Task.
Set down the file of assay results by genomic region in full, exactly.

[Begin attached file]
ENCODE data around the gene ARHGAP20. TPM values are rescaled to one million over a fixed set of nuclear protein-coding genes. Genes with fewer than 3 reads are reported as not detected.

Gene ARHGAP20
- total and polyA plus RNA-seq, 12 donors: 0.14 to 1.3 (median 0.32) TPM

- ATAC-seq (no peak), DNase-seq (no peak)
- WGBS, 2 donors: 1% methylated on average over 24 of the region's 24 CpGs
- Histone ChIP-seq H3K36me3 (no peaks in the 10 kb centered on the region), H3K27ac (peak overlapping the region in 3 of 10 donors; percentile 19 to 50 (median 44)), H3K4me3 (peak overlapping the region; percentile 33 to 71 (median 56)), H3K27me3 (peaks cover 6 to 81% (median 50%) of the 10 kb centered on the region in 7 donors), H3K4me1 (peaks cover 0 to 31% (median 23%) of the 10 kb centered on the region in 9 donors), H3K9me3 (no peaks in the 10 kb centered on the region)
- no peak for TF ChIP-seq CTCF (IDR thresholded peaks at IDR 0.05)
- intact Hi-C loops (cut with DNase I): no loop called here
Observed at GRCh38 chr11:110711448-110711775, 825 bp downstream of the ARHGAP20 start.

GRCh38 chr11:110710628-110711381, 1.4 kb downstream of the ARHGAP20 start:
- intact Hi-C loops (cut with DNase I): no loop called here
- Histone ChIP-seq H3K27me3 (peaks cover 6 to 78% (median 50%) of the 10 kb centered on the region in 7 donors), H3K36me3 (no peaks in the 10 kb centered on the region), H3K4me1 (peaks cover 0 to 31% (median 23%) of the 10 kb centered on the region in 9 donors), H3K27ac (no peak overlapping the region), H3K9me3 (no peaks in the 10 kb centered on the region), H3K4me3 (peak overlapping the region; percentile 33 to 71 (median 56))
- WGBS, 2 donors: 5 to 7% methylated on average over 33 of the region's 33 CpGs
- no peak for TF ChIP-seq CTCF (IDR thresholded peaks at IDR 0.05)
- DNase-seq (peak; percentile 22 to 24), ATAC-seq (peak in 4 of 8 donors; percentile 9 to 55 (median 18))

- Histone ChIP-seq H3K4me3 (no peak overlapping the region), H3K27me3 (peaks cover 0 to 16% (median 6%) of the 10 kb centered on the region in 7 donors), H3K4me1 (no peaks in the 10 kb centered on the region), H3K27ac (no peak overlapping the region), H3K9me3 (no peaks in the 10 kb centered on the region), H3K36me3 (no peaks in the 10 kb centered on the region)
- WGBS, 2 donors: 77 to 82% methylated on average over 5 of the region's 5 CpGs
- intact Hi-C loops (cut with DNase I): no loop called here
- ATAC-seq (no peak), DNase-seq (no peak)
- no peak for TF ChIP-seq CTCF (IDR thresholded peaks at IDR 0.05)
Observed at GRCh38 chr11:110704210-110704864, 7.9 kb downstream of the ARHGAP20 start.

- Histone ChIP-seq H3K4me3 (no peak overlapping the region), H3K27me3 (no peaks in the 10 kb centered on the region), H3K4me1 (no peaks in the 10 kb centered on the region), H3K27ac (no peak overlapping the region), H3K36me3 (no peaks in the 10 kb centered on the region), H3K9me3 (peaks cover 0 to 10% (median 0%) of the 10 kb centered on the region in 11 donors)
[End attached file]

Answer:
ENCODE data around the gene ARHGAP20. TPM values are rescaled to one million over a fixed set of nuclear protein-coding genes. Genes with fewer than 3 reads are reported as not detected.

Gene ARHGAP20
- total and polyA plus RNA-seq, 12 donors: 0.14 to 1.3 (median 0.32) TPM

- ATAC-seq (no peak), DNase-seq (no peak)
- WGBS, 2 donors: 1% methylated on average over 24 of the region's 24 CpGs
- Histone ChIP-seq H3K36me3 (no peaks in the 10 kb centered on the region), H3K27ac (peak overlapping the region in 3 of 10 donors; percentile 19 to 50 (median 44)), H3K4me3 (peak overlapping the region; percentile 33 to 71 (median 56)), H3K27me3 (peaks cover 6 to 81% (median 50%) of the 10 kb centered on the region in 7 donors), H3K4me1 (peaks cover 0 to 31% (median 23%) of the 10 kb centered on the region in 9 donors), H3K9me3 (no peaks in the 10 kb centered on the region)
- no peak for TF ChIP-seq CTCF (IDR thresholded peaks at IDR 0.05)
- intact Hi-C loops (cut with DNase I): no loop called here
Observed at GRCh38 chr11:110711448-110711775, 825 bp downstream of the ARHGAP20 start.

GRCh38 chr11:110710628-110711381, 1.4 kb downstream of the ARHGAP20 start:
- intact Hi-C loops (cut with DNase I): no loop called here
- Histone ChIP-seq H3K27me3 (peaks cover 6 to 78% (median 50%) of the 10 kb centered on the region in 7 donors), H3K36me3 (no peaks in the 10 kb centered on the region), H3K4me1 (peaks cover 0 to 31% (median 23%) of the 10 kb centered on the region in 9 donors), H3K27ac (no peak overlapping the region), H3K9me3 (no peaks in the 10 kb centered on the region), H3K4me3 (peak overlapping the region; percentile 33 to 71 (median 56))
- WGBS, 2 donors: 5 to 7% methylated on average over 33 of the region's 33 CpGs
- no peak for TF ChIP-seq CTCF (IDR thresholded peaks at IDR 0.05)
- DNase-seq (peak; percentile 22 to 24), ATAC-seq (peak in 4 of 8 donors; percentile 9 to 55 (median 18))

- Histone ChIP-seq H3K4me3 (no peak overlapping the region), H3K27me3 (peaks cover 0 to 16% (median 6%) of the 10 kb centered on the region in 7 donors), H3K4me1 (no peaks in the 10 kb centered on the region), H3K27ac (no peak overlapping the region), H3K9me3 (no peaks in the 10 kb centered on the region), H3K36me3 (no peaks in the 10 kb centered on the region)
- WGBS, 2 donors: 77 to 82% methylated on average over 5 of the region's 5 CpGs
- intact Hi-C loops (cut with DNase I): no loop called here
- ATAC-seq (no peak), DNase-seq (no peak)
- no peak for TF ChIP-seq CTCF (IDR thresholded peaks at IDR 0.05)
Observed at GRCh38 chr11:110704210-110704864, 7.9 kb downstream of the ARHGAP20 start.

- Histone ChIP-seq H3K4me3 (no peak overlapping the region), H3K27me3 (no peaks in the 10 kb centered on the region), H3K4me1 (no peaks in the 10 kb centered on the region), H3K27ac (no peak overlapping the region), H3K36me3 (no peaks in the 10 kb centered on the region), H3K9me3 (peaks cover 0 to 10% (median 0%) of the 10 kb centered on the region in 11 donors)